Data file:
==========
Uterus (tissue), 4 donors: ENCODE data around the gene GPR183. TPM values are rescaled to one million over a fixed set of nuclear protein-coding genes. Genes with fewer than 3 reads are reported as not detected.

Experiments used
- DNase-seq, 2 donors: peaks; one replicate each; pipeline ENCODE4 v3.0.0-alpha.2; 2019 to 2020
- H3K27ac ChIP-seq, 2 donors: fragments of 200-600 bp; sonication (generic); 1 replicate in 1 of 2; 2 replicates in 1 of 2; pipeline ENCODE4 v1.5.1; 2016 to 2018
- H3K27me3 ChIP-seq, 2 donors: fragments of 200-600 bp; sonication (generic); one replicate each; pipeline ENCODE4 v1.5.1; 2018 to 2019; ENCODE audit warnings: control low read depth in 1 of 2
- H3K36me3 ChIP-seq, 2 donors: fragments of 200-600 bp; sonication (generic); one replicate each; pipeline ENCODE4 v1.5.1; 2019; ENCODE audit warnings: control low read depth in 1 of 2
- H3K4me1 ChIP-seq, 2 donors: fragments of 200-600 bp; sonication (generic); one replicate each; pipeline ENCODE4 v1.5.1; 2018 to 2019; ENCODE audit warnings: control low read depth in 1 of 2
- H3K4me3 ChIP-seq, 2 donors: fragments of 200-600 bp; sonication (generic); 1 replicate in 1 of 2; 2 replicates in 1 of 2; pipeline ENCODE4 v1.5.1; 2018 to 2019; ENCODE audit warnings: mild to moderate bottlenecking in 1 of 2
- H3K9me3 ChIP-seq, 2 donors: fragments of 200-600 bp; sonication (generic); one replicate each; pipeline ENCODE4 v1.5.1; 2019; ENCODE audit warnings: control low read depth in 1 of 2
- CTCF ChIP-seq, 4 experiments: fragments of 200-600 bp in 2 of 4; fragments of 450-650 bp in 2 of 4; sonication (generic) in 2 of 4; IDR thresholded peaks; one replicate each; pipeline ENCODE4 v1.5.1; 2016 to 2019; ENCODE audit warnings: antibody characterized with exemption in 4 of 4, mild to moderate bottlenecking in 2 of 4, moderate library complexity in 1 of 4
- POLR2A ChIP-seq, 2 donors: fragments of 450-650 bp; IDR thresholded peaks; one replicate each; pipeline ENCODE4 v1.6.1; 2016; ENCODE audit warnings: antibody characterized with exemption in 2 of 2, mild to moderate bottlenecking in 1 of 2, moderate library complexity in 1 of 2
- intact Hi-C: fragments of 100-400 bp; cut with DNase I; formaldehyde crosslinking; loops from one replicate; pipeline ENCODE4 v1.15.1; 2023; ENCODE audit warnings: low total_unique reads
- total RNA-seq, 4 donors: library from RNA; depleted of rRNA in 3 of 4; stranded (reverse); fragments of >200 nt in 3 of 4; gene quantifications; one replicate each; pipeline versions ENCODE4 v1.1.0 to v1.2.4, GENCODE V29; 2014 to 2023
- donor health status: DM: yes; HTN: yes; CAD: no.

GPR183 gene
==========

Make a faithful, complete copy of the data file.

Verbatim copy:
Uterus (tissue), 4 donors: ENCODE data around the gene GPR183. TPM values are rescaled to one million over a fixed set of nuclear protein-coding genes. Genes with fewer than 3 reads are reported as not detected.

Experiments used
- DNase-seq, 2 donors: peaks; one replicate each; pipeline ENCODE4 v3.0.0-alpha.2; 2019 to 2020
- H3K27ac ChIP-seq, 2 donors: fragments of 200-600 bp; sonication (generic); 1 replicate in 1 of 2; 2 replicates in 1 of 2; pipeline ENCODE4 v1.5.1; 2016 to 2018
- H3K27me3 ChIP-seq, 2 donors: fragments of 200-600 bp; sonication (generic); one replicate each; pipeline ENCODE4 v1.5.1; 2018 to 2019; ENCODE audit warnings: control low read depth in 1 of 2
- H3K36me3 ChIP-seq, 2 donors: fragments of 200-600 bp; sonication (generic); one replicate each; pipeline ENCODE4 v1.5.1; 2019; ENCODE audit warnings: control low read depth in 1 of 2
- H3K4me1 ChIP-seq, 2 donors: fragments of 200-600 bp; sonication (generic); one replicate each; pipeline ENCODE4 v1.5.1; 2018 to 2019; ENCODE audit warnings: control low read depth in 1 of 2
- H3K4me3 ChIP-seq, 2 donors: fragments of 200-600 bp; sonication (generic); 1 replicate in 1 of 2; 2 replicates in 1 of 2; pipeline ENCODE4 v1.5.1; 2018 to 2019; ENCODE audit warnings: mild to moderate bottlenecking in 1 of 2
- H3K9me3 ChIP-seq, 2 donors: fragments of 200-600 bp; sonication (generic); one replicate each; pipeline ENCODE4 v1.5.1; 2019; ENCODE audit warnings: control low read depth in 1 of 2
- CTCF ChIP-seq, 4 experiments: fragments of 200-600 bp in 2 of 4; fragments of 450-650 bp in 2 of 4; sonication (generic) in 2 of 4; IDR thresholded peaks; one replicate each; pipeline ENCODE4 v1.5.1; 2016 to 2019; ENCODE audit warnings: antibody characterized with exemption in 4 of 4, mild to moderate bottlenecking in 2 of 4, moderate library complexity in 1 of 4
- POLR2A ChIP-seq, 2 donors: fragments of 450-650 bp; IDR thresholded peaks; one replicate each; pipeline ENCODE4 v1.6.1; 2016; ENCODE audit warnings: antibody characterized with exemption in 2 of 2, mild to moderate bottlenecking in 1 of 2, moderate library complexity in 1 of 2
- intact Hi-C: fragments of 100-400 bp; cut with DNase I; formaldehyde crosslinking; loops from one replicate; pipeline ENCODE4 v1.15.1; 2023; ENCODE audit warnings: low total_unique reads
- total RNA-seq, 4 donors: library from RNA; depleted of rRNA in 3 of 4; stranded (reverse); fragments of >200 nt in 3 of 4; gene quantifications; one replicate each; pipeline versions ENCODE4 v1.1.0 to v1.2.4, GENCODE V29; 2014 to 2023
- donor health status: DM: yes; HTN: yes; CAD: no.

GPR183 gene